Steve McQueen, the Academy Award–winning director of 2013’s 12 Years a Slave, is an unflinching filmmaker who’s consistently used his work to investigate the damage human beings inflict on one another.
Widows, the highly anticipated follow-up to his Best Picture winner, hits theaters November 16. Co-written with Gone Girl scribe Gillian Flynn, the movie is a battle-of-the-sexes drama tucked within a brutal caper. Flynn’s expert touch is all over it, particularly when it comes to the poisoned barbs men and women exchange with one another. It follows a group of women (some of whom are mothers) who are struggling to cope after their criminally inclined husbands are killed in a shootout with the cops.
While the husbands’ last stand morphs into a massive explosion and the wives settle into newfound, lonely domesticity all within the first scene, Widows is more than an exercise in audience endurance—it’s a political potboiler, heist thriller and a study of grief all in one.
On Tuesday, TimesTalks screened Widows for an intimate audience. McQueen answered questions afterward in a discussion moderated by longtime New York Times contributor Logan Hill.
McQueen discussed his interest in looking at the types of struggles his female characters might deal with, especially considering the fact that each person would react to grief in a different way. “In the original Widows, made in 1983, none of the women had children,” he said. “I remember thinking about the whole idea of, How do you negotiate the domestic with this situation?’ With Michelle Rodriguez and Cynthia Erivo, I loved the idea that women in New York in particular are always babysitting for other women. That whole dynamic for me was kind of interesting, as far as liberation and a different kind of feminism.”
The director said he envisioned his film speeding along at a breakneck clip like the exhilarating push leading up to an election. Fittingly, a major plot in Widows involves two candidates competing to be elected alderman of Chicago’s 18th ward; Colin Farrell plays nepotism-dependent Jack Mulligan, while Brian Tyree Henry stuns as Jamal Manning, a lifelong criminal seeking a quieter existence.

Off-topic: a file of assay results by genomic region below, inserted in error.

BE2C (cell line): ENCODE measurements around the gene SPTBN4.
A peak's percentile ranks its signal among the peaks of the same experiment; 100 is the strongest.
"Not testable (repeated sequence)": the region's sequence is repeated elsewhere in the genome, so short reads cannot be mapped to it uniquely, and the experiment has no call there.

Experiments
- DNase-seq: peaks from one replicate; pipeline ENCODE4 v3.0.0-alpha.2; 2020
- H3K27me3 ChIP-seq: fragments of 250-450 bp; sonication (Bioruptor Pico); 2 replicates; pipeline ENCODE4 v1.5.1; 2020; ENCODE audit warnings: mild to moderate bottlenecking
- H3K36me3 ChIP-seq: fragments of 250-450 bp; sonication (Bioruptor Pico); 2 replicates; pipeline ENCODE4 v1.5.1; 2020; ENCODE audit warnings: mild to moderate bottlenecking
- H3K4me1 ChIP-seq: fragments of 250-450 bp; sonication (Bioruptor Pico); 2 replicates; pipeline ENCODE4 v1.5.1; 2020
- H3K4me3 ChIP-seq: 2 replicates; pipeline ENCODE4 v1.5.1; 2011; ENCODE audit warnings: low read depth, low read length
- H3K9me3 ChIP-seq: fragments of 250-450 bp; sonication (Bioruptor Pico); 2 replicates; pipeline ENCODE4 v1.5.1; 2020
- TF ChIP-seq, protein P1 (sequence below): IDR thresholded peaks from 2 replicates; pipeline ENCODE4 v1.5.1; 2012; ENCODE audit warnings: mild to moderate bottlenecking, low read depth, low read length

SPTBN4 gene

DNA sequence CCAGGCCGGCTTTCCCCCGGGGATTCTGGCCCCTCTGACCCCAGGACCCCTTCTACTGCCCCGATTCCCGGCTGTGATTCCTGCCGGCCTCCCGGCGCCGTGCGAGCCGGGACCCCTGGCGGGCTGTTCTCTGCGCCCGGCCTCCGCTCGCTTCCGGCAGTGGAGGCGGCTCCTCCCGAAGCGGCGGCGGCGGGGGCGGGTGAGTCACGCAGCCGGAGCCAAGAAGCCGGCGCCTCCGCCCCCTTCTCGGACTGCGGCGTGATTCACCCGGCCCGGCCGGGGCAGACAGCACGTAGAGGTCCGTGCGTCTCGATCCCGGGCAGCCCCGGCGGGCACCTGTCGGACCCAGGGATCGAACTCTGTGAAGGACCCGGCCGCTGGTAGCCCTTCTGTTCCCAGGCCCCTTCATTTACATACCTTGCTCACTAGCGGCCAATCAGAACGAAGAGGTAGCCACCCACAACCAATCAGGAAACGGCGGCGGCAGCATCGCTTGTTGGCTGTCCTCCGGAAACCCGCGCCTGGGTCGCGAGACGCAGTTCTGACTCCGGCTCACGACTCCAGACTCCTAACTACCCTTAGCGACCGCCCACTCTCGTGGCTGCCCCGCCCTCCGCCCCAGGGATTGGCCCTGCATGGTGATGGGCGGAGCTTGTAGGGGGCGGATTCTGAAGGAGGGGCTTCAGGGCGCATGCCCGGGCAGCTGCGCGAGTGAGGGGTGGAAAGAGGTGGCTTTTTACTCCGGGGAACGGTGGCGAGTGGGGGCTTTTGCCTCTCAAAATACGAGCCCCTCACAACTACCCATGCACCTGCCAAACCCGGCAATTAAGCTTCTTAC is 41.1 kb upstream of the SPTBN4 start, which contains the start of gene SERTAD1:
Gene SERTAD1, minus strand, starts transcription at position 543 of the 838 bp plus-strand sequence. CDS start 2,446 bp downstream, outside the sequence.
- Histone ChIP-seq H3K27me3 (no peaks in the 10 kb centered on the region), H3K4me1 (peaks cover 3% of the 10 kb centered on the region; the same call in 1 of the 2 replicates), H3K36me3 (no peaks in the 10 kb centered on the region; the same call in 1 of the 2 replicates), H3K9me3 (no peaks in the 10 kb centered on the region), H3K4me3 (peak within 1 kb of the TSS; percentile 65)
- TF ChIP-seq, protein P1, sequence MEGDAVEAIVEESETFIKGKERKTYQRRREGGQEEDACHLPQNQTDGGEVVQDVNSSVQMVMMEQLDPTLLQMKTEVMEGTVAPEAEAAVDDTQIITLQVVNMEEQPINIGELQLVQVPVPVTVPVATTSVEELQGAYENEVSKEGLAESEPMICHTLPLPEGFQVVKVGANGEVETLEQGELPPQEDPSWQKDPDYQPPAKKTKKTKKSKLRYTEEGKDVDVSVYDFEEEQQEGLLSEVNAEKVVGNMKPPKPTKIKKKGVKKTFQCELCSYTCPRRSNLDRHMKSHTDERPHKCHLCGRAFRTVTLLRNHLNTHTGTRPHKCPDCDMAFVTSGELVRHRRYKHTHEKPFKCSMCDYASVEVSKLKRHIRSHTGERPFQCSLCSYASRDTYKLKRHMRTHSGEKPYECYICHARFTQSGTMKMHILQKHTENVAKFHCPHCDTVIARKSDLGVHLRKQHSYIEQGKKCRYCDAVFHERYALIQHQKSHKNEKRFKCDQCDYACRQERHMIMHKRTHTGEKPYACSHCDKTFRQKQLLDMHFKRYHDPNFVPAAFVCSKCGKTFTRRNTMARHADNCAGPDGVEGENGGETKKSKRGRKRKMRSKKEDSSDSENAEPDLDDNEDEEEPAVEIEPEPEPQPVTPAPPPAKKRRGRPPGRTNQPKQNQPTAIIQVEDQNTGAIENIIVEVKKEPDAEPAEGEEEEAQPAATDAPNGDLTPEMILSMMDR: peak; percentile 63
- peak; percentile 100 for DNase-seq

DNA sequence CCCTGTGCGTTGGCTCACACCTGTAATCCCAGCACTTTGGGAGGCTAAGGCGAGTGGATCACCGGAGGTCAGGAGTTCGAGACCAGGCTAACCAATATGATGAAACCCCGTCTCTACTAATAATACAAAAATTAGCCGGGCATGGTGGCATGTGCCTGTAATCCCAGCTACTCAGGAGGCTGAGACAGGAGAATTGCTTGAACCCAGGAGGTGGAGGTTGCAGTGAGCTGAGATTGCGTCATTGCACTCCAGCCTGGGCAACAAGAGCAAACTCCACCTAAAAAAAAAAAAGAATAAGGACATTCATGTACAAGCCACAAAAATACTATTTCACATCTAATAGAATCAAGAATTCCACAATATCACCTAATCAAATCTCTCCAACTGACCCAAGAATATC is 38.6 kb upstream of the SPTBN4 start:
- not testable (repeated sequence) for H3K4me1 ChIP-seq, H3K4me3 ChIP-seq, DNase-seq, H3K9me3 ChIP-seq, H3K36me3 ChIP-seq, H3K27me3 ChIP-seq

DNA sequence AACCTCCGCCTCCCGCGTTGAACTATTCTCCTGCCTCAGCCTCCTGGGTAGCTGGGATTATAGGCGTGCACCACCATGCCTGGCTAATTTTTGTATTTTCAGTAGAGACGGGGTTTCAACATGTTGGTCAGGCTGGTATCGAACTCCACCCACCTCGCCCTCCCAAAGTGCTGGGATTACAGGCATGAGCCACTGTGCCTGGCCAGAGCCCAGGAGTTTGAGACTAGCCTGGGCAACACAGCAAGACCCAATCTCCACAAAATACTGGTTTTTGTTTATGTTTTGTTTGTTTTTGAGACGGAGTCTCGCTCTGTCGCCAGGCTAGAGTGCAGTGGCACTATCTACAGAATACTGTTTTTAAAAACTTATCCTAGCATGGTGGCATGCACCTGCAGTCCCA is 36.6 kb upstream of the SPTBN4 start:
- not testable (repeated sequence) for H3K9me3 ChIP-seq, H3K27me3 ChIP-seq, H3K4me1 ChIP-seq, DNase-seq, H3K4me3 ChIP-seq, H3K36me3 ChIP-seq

“The train has left the station,” McQueen said when asked about the trajectory of Widows. “From the first scene, we understand this is a heist movie. With the whole idea of local elections with these aldermen, you get the journey and the speed of the political and the campaign. You get the pace of that. And then you get the emotional journey. These women have been dealt a horrible blow by losing their partners, but they have to gather themselves together to pull off this heist. These women have to deal with things coming at them at a tremendous pace.”
“I wanted the narrative [to take place] in Chicago, and my first footprint in Chicago was in politics,” McQueen continued, explaining that his former girlfriend (now wife) was very involved in the Democratic scene in Chicago when he met her.
Widows‘ writers also did a lot of legwork to make sure the movie’s Chicago felt authentic. “I was very fortunate that Gillian was interested in working with me, and we became private detectives in some ways,” McQueen said. “We went to see aldermen and clergies and the FBI, off-record. The FBI wanted us to stay because we asked them all sorts of questions and became their shrinks. With Chicago being so segregated, you get the entire spectrum of the whole world. I wanted to make a film where the audience was reflected on the screen.”
It’s impossible to talk about Widows without praising the actors who make up its heart. Viola Davis is so steely that she often comes off like an arch villain, especially given the fact that her character, Veronica, spends almost the entire movie toting her little white dog around. Meanwhile, Liam Neeson has possibly never been so wrenchingly emotive onscreen, and a loose-limbed and charming Elizabeth Debicki (Alice) is equally magnetic.
To draw out performances like these, McQueen stressed the importance of rehearsal in the filmmaking process, but he also had a deep trust in his cast. “Rehearsal is very important with the actors, but not too much,” he said. “When you have actors that good, you want to hold them back and have the conversation in rehearsal so the plane doesn’t leave the tarmac too early. My job is to have the actor become a sphere, where whatever they do, it’s correct. And as the director, I just get out of the way and say action.”